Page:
New Zealand housing affordability is again under the spot light with new international research putting our nation's housing among the most overvalued in the developed world.
The Economist magazine has looked at global house prices against people's relative after-tax income and the price of renting.
It found New Zealand's rampant housing market grew at 7.3 per cent in the last year, the sixth fastest among 23 surveyed nations.
Housing in this country was 74 per cent overvalued compared to rents, the third worst surveyed country. Only Canada on 76 per cent and Hong Kong on 79 per cent fared worse.
In relation to income, New Zealand housing was 30 per cent overvalued, behind Canada (32 per cent), Australia (33 per cent) and Belgium (46 per cent).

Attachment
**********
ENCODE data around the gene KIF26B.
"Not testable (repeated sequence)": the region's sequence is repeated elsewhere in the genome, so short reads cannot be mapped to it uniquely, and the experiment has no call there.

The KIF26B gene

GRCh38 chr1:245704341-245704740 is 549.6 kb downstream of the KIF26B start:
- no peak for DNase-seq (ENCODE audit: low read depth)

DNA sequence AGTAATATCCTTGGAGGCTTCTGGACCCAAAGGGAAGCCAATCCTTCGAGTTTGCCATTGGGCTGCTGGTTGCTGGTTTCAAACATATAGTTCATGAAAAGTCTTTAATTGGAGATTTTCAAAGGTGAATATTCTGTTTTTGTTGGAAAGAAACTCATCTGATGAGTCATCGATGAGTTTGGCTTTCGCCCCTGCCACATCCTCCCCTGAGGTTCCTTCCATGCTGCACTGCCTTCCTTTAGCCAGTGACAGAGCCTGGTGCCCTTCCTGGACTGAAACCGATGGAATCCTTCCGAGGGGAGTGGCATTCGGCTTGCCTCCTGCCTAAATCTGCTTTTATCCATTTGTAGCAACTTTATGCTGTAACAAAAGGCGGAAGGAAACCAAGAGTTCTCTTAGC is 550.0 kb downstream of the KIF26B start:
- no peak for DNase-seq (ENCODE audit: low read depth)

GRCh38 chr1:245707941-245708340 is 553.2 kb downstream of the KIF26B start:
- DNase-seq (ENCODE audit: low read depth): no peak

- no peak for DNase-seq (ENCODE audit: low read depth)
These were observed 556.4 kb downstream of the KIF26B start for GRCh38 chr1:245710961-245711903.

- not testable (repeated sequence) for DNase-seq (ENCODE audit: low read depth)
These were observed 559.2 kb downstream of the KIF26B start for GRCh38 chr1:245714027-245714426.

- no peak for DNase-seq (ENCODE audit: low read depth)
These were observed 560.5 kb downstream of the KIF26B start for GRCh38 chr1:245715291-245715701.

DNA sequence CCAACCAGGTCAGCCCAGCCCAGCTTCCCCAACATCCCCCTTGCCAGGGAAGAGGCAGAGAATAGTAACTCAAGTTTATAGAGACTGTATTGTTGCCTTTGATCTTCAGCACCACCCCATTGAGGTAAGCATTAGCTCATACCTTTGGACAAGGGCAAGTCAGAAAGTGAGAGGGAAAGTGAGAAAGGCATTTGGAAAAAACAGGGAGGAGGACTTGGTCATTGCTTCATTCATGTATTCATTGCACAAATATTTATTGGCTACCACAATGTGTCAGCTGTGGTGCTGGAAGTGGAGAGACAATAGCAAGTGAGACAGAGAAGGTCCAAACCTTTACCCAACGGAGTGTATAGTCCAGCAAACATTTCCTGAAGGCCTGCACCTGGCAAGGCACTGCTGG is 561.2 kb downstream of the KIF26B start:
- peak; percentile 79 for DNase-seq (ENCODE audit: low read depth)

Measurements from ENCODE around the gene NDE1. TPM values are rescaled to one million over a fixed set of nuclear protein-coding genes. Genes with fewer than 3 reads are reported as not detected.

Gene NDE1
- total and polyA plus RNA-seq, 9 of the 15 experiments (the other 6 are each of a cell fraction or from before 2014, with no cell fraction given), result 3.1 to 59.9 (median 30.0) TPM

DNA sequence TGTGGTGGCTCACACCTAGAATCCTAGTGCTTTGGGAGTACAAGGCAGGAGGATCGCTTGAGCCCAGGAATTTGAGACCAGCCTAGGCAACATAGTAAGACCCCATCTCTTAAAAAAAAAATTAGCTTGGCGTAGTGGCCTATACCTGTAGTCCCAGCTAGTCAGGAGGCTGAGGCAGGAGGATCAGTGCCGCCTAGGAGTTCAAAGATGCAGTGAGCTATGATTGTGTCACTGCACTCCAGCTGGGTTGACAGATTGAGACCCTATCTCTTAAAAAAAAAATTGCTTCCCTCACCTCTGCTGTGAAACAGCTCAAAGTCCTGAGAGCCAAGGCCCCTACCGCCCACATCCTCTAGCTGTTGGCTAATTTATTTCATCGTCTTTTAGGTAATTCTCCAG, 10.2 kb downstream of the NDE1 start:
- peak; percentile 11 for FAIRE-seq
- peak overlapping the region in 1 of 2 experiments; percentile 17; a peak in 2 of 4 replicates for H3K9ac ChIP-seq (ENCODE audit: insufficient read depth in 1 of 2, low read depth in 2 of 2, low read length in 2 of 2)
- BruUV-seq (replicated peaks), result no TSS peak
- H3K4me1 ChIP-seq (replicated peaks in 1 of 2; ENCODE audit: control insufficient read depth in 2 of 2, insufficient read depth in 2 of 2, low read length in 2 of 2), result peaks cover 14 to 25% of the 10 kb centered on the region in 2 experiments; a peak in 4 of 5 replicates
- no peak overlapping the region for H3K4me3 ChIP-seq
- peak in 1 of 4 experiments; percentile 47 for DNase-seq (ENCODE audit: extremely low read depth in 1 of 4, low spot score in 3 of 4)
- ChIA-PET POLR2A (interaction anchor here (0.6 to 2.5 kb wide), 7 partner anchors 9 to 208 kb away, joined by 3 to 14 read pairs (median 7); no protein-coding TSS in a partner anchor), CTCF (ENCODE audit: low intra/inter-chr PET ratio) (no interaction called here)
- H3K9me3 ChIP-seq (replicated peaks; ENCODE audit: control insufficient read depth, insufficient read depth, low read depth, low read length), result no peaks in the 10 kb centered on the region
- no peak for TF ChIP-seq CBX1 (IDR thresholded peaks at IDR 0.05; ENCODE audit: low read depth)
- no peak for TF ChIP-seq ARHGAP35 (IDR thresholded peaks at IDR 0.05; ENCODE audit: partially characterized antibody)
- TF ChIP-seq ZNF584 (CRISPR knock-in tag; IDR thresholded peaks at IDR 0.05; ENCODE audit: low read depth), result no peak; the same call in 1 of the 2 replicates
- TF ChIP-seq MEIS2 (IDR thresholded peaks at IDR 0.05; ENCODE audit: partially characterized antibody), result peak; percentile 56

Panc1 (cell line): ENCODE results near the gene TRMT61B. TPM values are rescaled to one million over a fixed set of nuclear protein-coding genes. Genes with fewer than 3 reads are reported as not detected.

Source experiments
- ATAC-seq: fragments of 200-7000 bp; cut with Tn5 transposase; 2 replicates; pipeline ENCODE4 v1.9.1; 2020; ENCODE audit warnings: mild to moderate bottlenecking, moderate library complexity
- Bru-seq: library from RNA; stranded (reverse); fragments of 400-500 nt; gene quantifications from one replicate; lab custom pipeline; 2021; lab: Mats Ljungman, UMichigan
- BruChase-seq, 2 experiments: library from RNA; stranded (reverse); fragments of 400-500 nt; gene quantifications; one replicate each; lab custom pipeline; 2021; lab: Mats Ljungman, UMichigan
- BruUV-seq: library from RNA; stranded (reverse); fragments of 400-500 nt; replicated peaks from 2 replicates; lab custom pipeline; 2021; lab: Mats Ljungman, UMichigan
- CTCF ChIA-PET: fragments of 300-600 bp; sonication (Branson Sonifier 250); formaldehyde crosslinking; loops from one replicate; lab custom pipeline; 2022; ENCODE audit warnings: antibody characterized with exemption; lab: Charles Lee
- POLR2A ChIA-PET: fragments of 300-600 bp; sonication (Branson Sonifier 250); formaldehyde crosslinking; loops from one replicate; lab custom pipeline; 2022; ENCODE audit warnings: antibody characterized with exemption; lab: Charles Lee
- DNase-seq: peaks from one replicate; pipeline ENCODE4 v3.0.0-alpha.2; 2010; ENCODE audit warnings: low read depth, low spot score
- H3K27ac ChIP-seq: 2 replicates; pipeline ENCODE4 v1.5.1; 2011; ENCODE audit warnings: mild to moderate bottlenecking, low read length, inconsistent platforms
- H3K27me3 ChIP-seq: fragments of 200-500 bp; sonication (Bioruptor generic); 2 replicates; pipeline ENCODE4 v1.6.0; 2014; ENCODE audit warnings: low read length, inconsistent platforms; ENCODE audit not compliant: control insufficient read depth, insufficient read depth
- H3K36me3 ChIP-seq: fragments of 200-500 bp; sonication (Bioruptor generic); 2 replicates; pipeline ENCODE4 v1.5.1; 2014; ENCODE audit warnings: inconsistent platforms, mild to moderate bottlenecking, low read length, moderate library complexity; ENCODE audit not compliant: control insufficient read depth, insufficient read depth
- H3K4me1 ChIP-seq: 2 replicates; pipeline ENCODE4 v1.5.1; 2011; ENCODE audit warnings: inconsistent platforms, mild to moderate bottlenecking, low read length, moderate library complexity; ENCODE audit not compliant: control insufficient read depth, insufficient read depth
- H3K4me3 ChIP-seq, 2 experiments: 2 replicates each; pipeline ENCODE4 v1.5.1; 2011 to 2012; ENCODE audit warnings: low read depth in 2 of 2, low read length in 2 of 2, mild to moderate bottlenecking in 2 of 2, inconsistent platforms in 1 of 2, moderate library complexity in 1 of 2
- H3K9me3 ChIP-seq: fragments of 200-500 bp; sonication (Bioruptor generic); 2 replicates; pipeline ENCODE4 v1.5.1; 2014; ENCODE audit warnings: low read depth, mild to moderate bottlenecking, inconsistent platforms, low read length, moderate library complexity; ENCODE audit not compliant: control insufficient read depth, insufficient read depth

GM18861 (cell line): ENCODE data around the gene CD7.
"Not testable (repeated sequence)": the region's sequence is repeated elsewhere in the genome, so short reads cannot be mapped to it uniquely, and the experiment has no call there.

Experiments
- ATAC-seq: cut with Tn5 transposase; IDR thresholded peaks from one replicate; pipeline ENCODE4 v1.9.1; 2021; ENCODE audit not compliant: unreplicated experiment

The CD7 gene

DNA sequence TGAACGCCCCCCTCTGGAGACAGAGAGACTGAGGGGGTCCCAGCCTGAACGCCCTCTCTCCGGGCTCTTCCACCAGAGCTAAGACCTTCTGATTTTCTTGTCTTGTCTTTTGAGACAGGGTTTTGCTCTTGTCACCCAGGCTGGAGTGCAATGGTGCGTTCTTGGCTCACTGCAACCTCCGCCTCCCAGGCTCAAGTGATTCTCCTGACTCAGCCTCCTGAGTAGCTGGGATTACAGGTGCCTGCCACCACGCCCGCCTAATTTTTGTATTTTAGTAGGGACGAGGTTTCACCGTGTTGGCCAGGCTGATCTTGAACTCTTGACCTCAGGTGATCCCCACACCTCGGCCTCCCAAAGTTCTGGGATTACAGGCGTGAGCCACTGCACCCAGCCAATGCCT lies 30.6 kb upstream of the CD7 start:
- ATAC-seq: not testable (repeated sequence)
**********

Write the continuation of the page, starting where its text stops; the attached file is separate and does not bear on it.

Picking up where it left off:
"Based on an average of these measures, houses are at least 25 per cent overvalued in nine countries," the Economist found. "Judged by rents, the most glaring examples are in Hong Kong, Canada and New Zealand.
The overshoot in these economies and others bears an unhappy resemblance to that prevailing in America at the height of its boom before the crisis."
Real Estate Institute of New Zealand figures show the national median house price for July was $416,000, a jump of 8.1 per cent year-on-year.